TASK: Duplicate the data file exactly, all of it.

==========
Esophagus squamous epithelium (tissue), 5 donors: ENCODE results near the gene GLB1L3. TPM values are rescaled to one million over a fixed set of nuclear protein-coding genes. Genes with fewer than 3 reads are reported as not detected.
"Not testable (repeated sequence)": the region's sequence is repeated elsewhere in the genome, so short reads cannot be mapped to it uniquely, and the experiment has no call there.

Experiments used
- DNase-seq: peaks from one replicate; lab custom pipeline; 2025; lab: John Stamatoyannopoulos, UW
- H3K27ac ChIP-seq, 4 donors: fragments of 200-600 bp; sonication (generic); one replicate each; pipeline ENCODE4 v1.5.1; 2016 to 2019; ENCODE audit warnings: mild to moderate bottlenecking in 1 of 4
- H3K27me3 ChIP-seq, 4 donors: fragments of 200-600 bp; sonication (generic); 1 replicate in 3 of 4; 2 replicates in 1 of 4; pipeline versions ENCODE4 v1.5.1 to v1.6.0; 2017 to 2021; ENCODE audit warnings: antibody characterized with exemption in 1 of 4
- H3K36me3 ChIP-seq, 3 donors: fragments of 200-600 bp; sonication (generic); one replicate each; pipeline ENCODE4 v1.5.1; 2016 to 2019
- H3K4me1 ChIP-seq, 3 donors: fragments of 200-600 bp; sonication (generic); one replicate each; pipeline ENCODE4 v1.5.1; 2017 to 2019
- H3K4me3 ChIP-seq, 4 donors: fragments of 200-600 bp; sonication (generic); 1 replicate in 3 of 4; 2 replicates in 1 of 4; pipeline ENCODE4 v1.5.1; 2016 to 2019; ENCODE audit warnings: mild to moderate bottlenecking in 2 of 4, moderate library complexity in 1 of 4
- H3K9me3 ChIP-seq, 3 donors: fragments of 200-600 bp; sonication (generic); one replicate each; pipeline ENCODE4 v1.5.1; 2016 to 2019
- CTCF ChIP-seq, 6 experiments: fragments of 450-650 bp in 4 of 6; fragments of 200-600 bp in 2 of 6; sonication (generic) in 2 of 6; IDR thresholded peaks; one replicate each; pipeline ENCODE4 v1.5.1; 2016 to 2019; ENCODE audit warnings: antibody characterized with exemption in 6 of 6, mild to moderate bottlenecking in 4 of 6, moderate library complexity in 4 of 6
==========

Esophagus squamous epithelium (tissue), 5 donors: ENCODE results near the gene GLB1L3. TPM values are rescaled to one million over a fixed set of nuclear protein-coding genes. Genes with fewer than 3 reads are reported as not detected.
"Not testable (repeated sequence)": the region's sequence is repeated elsewhere in the genome, so short reads cannot be mapped to it uniquely, and the experiment has no call there.

Experiments used
- DNase-seq: peaks from one replicate; lab custom pipeline; 2025; lab: John Stamatoyannopoulos, UW
- H3K27ac ChIP-seq, 4 donors: fragments of 200-600 bp; sonication (generic); one replicate each; pipeline ENCODE4 v1.5.1; 2016 to 2019; ENCODE audit warnings: mild to moderate bottlenecking in 1 of 4
- H3K27me3 ChIP-seq, 4 donors: fragments of 200-600 bp; sonication (generic); 1 replicate in 3 of 4; 2 replicates in 1 of 4; pipeline versions ENCODE4 v1.5.1 to v1.6.0; 2017 to 2021; ENCODE audit warnings: antibody characterized with exemption in 1 of 4
- H3K36me3 ChIP-seq, 3 donors: fragments of 200-600 bp; sonication (generic); one replicate each; pipeline ENCODE4 v1.5.1; 2016 to 2019
- H3K4me1 ChIP-seq, 3 donors: fragments of 200-600 bp; sonication (generic); one replicate each; pipeline ENCODE4 v1.5.1; 2017 to 2019
- H3K4me3 ChIP-seq, 4 donors: fragments of 200-600 bp; sonication (generic); 1 replicate in 3 of 4; 2 replicates in 1 of 4; pipeline ENCODE4 v1.5.1; 2016 to 2019; ENCODE audit warnings: mild to moderate bottlenecking in 2 of 4, moderate library complexity in 1 of 4
- H3K9me3 ChIP-seq, 3 donors: fragments of 200-600 bp; sonication (generic); one replicate each; pipeline ENCODE4 v1.5.1; 2016 to 2019
- CTCF ChIP-seq, 6 experiments: fragments of 450-650 bp in 4 of 6; fragments of 200-600 bp in 2 of 6; sonication (generic) in 2 of 6; IDR thresholded peaks; one replicate each; pipeline ENCODE4 v1.5.1; 2016 to 2019; ENCODE audit warnings: antibody characterized with exemption in 6 of 6, mild to moderate bottlenecking in 4 of 6, moderate library complexity in 4 of 6